• Michael Pedersen
This thesis aims to investigate the correlation between national culture and the expectations for Corporate Social Responsibility (CSR) in global organisations. Literature on CSR, its origins and how it is used today is reviewed. Along with this, a review of literature pertaining to CSR and its linkage to employer branding, as well as being a tool to increase employee attractiveness is conducted. Finally, a review of literature pertaining to how national culture affects the use of CSR in organisations is conducted, in order to establish a link between cultural values and its effect on CSR. Several interviews are conducted in order to establish a sample size with some validity and reliability. In total, six interviews, split between two BEUMER Group regional offices in Denmark and America are conducted using a semi-structured world life interview, in order to uncover aspects of national culture and their respective attitude towards CSR, in order to link national culture and expectations for CSR. These interviews are inductively coded using thematic analysis in order to uncover patterns of values, which can be ascribed to national culture. To link emerging codes to cultural values, Gullestrup’s theory of Semi-Static Cultural Analysis is used, in order to link manifested symbols to the core cultural layer of the subjects. The findings reveal some cultural differences between Danish and American national culture, with Americans being more individualistic in order to achieve security, whereas Danish culture shows a collective value set. The resulting approach to CSR from both regional offices shows a disparity between them, as Americans overall value environmental and philanthropic responsibilities and Danes overall value environmental and ethical responsibilities. Furthermore, it becomes evident that there is a discrepancy between presented literature signifying the importance of CSR as a tool for employee attractiveness and the subjects’ emerging codes pertaining to CSR as a part of their job considerations. It is discussed how come this discrepancy exists and it is concluded that a gap in knowledge of what CSR entails exist with professionals not working specifically with CSR. On top of this, it is concluded based linking values to CSR that national culture does in fact impact the expectations of CSR, and because of this, organisations like BEUMER Group must consider their approach to CSR as one consisting both of global, but also local initiatives. CSR is a complex area which requires an organisation to map the expectations of not only the employees of the organisation, but also somehow gage the expectations of prospective employees, in order to maximise CSR as a tool for employer branding.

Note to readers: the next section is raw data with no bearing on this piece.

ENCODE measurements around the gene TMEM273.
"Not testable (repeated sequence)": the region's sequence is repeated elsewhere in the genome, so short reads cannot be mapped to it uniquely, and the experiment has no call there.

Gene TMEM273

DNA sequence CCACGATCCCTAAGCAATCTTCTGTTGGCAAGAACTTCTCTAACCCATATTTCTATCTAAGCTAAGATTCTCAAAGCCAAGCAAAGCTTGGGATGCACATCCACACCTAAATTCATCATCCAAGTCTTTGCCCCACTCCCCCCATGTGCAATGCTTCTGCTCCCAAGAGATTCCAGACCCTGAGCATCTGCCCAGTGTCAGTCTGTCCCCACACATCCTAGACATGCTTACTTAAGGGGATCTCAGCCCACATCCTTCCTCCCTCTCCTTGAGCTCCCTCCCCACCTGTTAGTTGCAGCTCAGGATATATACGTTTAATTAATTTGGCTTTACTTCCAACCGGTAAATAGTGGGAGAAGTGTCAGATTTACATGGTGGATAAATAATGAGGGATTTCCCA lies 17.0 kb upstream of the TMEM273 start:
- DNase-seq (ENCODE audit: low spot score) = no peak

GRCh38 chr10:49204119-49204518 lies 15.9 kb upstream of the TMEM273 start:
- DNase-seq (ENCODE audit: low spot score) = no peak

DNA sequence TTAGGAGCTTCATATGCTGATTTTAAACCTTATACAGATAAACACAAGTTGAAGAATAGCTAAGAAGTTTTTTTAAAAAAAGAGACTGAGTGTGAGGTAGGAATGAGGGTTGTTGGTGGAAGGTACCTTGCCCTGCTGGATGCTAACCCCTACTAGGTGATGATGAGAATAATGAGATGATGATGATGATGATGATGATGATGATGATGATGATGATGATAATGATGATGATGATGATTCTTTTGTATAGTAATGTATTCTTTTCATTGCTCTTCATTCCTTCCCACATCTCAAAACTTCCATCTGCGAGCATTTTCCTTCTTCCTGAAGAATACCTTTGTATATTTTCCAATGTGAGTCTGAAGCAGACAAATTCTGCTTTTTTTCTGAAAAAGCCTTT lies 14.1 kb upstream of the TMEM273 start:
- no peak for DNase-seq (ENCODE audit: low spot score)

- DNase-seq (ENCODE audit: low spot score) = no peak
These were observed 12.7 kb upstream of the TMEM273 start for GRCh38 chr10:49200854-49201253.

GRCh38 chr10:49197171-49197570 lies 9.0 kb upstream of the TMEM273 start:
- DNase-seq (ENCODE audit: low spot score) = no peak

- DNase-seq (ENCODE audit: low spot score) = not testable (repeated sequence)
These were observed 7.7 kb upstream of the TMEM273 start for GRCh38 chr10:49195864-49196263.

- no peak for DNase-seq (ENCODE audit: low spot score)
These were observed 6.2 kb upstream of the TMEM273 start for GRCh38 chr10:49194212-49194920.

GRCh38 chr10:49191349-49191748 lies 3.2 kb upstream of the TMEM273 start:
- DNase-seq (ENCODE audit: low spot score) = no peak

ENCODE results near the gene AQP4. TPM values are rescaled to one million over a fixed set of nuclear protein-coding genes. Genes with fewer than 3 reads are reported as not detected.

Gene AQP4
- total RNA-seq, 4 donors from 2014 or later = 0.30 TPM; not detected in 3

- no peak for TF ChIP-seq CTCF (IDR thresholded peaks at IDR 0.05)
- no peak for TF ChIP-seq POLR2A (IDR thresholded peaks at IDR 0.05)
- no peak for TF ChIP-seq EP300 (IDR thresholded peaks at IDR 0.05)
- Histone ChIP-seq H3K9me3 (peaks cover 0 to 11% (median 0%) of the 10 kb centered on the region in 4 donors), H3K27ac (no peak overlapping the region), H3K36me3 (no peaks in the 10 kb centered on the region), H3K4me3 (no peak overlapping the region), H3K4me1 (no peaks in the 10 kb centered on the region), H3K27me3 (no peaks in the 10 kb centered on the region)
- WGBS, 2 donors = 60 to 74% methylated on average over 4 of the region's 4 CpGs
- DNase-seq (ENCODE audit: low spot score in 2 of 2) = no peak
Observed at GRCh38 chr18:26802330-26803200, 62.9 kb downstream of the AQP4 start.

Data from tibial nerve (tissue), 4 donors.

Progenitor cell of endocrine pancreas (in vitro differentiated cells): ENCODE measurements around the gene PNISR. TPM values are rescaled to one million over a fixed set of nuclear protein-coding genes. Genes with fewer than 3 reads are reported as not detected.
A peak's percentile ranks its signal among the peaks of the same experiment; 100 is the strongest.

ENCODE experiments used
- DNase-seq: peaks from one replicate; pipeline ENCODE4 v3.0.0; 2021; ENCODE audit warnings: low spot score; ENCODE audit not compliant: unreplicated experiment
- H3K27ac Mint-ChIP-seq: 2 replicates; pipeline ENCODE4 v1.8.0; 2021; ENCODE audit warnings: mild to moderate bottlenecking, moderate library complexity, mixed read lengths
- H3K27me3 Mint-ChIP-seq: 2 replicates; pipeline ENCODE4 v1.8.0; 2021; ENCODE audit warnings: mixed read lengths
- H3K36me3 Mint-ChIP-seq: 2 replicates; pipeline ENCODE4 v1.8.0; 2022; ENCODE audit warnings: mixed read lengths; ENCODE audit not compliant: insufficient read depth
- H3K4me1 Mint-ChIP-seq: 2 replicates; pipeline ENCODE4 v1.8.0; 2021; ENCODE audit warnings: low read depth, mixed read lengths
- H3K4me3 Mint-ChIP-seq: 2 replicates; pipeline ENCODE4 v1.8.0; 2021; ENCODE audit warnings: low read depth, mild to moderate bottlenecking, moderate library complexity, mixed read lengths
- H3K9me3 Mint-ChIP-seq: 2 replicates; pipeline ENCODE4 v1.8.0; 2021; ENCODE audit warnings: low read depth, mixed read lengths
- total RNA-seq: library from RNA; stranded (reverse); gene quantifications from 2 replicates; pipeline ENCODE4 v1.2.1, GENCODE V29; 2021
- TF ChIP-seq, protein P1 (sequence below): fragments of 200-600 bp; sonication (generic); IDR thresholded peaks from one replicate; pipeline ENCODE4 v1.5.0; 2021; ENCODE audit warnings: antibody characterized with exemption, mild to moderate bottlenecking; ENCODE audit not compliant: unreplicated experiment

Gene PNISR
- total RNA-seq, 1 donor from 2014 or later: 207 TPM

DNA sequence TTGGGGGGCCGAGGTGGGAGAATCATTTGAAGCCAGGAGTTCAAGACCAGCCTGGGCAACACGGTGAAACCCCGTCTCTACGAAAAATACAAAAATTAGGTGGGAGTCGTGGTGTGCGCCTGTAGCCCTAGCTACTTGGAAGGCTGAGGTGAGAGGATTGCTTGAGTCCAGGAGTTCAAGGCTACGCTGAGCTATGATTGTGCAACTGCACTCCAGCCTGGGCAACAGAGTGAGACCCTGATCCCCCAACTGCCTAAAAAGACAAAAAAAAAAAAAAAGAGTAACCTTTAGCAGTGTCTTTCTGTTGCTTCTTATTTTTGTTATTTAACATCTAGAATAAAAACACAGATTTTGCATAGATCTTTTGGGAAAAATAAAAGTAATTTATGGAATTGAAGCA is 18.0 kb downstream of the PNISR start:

Publication date2023
Number of pages65
External collaboratorBeumer Group
no name vbn@aub.aau.dk
ID: 532286912